In early October 2014, VIF cloned the virtual Ubuntu 14 servers running the Learning Center platform and its public Web site and migrated them to vCloud Air. “It was about as painless as any migration I’ve seen at that level,” says Haney.

The Learning Center platform performance improved immediately after the migration.

“We had 180 teachers on the local server the Monday before we went live in the cloud and the CPU load was over 40%. It was going as hard as it could go,” Haney describes. “We had a similar event the week after we were live on vCloud Air. This time we had more than 200 teachers and the CPU load remained at about 10%. In terms of resource usage for CPU and memory load, the cloud server is actually performing three times better than what it is on-premises. The site is just phenomenally faster. That not only makes life easier for us, it makes the user experience better for our teachers.”



Running the Learning Center and Web site on vCloud Air has reduced operational overhead for VIF and improved reliability. “I don’t have to worry about a hard drive failing,” says Haney. “I don’t have to worry about a power outage or have to be on call 24/7. When I started at VIF, the Learning Center server was going down every couple of days, often late at night. Now that those systems are running in the cloud, they’re about as stable as they can get. We’re at 99.999% availability, which gives me more time to focus on the business.”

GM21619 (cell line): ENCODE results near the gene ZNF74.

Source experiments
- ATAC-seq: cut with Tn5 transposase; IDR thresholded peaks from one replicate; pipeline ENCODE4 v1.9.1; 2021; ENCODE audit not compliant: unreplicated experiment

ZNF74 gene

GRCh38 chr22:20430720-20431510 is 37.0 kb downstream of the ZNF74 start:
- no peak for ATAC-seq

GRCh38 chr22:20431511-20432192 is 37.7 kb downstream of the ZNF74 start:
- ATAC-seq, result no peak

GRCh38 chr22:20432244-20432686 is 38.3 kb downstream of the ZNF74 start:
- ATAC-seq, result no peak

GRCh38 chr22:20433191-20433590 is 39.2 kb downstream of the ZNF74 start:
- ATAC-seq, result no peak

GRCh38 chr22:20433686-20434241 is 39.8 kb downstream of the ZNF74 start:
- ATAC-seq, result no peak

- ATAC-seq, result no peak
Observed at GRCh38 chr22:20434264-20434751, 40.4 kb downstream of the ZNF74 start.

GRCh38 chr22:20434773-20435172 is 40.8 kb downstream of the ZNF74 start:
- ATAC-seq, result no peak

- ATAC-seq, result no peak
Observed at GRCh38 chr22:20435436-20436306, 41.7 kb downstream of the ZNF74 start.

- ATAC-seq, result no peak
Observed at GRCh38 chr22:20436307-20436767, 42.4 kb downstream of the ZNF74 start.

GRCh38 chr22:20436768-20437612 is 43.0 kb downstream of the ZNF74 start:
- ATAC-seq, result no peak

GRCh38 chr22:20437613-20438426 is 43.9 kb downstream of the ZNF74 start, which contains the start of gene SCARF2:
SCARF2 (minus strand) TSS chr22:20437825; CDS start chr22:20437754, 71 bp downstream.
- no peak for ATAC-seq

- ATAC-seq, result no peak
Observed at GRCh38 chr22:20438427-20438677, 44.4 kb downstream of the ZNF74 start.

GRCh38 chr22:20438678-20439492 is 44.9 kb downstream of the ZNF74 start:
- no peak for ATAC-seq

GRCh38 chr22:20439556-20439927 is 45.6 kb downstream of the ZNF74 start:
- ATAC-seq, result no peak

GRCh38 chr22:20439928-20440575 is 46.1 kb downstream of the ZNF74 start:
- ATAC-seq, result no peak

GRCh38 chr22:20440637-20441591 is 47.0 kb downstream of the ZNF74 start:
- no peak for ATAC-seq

Moving to vCloud Air allows VIF to scale to meet foreseeable growth. “We want to plan for 80,000 and 100,000 users,” says Otter. “We grew from 1,500 to 8,500 users over the last year. We’ve expanded from the North Carolina and Virginia area to add 28 schools in Houston and 15 schools in Kentucky. So what we’re trying to do now is get ahead of the curve from a scalability standpoint. Moving to vCloud Air positions us to deliver whatever resources are needed to grow the business.

For the future, VIF is considering using vCloud Air to build test and development environments, develop a disaster recovery plan, and redesign the Learning Center platform’s architecture. “Running on vCloud Air gives us the flexibility to think about ways that can continually grow and improve performance and protect our system,” says Haney.


This article was originally posted “Education firm earns high marks for migrating to the cloud” from Cloud Strategy Magazine.